© 2020 Texas Public Radio
Real. Reliable. Texas Public Radio.
Play Live Radio
Next Up:
0:00
0:00
Available On Air Stations
Arts & Culture

'The Sound Of My Voice' Revisits Linda Ronstadt's Love Of Song

In the 1970s, few female artists could draw a crowd—or the respect of fellow performers—like Linda Ronstadt.

“I couldn’t sing it like that,” songwriter Karla Bonoff explains in the terrific documentary “Linda Ronstadt: The Sound of My Voice,” new this week on Blu-ray from Kino Lorber home video. Bonoff wrote three of the songs on one of Ronstadt’s biggest albums, “Hasten Down the Wind,” including “Lose Again,” which Ronstadt turned from a gentle lament to a soaring power ballad.

“Linda has the ability to hear a song and claim it,” says Dolly Parton in the film. “If you love [a song] like that, you get inside it. You become it.”

As is illustrated in the film, Ronstadt absorbed everything around her and made it her own, whether that was the country music her sister loved, the Gilbert & Sullivan operettas that enchanted her mother, or the folk songs and mariachi melodies her father, Gilbert Ronstadt, would sing at home. Peter Asher, who produced several of Ronstadt’s breakthrough albums, points out that if she wasn’t always confident in her own (from everyone else's perspective, spectacular) voice, she was confident in her artistic choices, even when her record label or other naysayers thought those choices to be career suicide. Ronstadt simply excelled, drawing on those early influences to share them with the world in her own way.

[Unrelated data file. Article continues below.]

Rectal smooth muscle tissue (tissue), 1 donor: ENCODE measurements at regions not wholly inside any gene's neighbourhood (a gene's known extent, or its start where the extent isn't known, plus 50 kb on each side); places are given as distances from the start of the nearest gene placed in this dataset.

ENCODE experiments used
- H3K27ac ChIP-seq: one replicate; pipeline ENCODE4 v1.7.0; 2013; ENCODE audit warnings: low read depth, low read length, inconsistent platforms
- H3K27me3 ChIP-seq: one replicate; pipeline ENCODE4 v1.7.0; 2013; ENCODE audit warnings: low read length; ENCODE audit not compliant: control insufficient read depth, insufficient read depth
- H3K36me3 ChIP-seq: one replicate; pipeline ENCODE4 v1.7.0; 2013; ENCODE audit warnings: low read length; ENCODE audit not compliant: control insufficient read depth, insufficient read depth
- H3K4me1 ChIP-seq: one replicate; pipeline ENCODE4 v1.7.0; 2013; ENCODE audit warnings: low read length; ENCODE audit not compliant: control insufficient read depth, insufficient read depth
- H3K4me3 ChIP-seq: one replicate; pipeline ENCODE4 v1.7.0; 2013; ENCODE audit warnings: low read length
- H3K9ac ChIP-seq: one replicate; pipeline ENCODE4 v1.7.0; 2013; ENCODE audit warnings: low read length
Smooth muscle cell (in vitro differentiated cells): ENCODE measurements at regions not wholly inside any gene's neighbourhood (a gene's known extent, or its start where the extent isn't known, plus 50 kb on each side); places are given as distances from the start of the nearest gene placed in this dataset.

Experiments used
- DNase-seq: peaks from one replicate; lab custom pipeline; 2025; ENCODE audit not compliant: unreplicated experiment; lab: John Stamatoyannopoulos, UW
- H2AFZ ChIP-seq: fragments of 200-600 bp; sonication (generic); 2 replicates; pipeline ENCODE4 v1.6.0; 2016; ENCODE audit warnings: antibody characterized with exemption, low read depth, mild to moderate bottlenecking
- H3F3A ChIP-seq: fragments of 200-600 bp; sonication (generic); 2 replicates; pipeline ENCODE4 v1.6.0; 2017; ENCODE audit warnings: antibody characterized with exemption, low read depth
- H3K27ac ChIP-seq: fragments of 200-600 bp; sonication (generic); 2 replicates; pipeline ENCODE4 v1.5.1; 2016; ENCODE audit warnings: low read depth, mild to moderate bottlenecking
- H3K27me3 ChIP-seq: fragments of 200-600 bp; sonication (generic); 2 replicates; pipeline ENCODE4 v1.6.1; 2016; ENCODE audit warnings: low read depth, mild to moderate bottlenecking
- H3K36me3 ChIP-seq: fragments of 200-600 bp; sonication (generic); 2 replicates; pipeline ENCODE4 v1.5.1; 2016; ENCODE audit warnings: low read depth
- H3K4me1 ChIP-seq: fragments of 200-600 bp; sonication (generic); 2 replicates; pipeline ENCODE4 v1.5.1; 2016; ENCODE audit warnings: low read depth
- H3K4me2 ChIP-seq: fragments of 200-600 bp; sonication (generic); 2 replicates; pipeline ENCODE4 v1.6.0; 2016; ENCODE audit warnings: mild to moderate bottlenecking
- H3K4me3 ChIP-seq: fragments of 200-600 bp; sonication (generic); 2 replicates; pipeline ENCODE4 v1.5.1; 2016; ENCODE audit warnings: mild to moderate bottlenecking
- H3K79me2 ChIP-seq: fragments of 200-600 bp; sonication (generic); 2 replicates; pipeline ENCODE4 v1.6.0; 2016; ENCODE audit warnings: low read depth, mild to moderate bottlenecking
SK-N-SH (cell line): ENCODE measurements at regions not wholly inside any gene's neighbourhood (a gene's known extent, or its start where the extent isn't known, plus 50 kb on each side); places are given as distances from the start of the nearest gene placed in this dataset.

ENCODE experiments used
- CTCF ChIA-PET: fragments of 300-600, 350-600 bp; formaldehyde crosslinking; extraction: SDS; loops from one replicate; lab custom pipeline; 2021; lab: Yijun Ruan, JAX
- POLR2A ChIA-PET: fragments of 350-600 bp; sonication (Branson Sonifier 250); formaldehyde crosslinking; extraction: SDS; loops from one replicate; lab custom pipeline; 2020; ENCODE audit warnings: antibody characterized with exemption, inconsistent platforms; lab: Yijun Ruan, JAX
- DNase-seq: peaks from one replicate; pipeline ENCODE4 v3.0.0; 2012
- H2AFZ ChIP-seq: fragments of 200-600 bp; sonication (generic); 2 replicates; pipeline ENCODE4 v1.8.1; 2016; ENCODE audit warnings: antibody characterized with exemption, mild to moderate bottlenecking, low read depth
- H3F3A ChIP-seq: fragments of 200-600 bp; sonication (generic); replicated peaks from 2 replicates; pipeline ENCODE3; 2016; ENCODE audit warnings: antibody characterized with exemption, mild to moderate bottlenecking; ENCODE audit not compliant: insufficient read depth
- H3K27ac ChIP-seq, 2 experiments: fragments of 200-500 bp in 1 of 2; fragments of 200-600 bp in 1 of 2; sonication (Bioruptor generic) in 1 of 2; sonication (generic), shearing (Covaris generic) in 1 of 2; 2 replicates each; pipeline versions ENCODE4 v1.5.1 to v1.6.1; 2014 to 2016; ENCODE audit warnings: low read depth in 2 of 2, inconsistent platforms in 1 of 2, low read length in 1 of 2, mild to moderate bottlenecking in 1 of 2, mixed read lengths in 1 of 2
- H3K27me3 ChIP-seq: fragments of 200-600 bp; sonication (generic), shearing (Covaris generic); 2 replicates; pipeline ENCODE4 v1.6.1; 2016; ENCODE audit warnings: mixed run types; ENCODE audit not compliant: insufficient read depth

Tragically, the same control she strove for in her artistic career couldn't last with her health, and Ronstadt retired from the concert stage in 2009 due to complications from Parkinson’s disease. In newly shot footage late in the film, Ronstadt actually harmonizes with her nephew and brother in the living room as they sing a traditional Mexican folk song. Knowing how much of a struggle it is, the moment brings a tear to one's eye.

“Linda Ronstadt: The Sound of My Voice” is a traditional music documentary, following the singer's career chronologically. It breaks no stylistic ground in its execution, but it is buoyed by generous helpings of Ronstadt's best performances, which the filmmakers thankfully allow to play just a little bit  longer than is normal for rock docs. There are also warm remembrances from family, friends, and colleagues like Jackson Browne, Don Henley, Peter Asher, Dolly Parton and Emmylou Harris, and guitarist Waddy Wachtel. And then there’s Ronstadt herself, chiming in now and again to narrate her own life story through a contemporary interview and through archive interview footage that fills in the gaps as Ronstadt opines on the perils of fame, the difficulty of being a woman in a male dominated business, and her love of song. In the end, her powerful voice remains, and will remind you how great she was and still is.

On the Blu-ray:

The new Blu-ray from Kino Lorber includes the film itself, plus three short interview excerpts from the cutting room floor, with Karla Bonoff, Waddy Wachtel, and Peter Asher.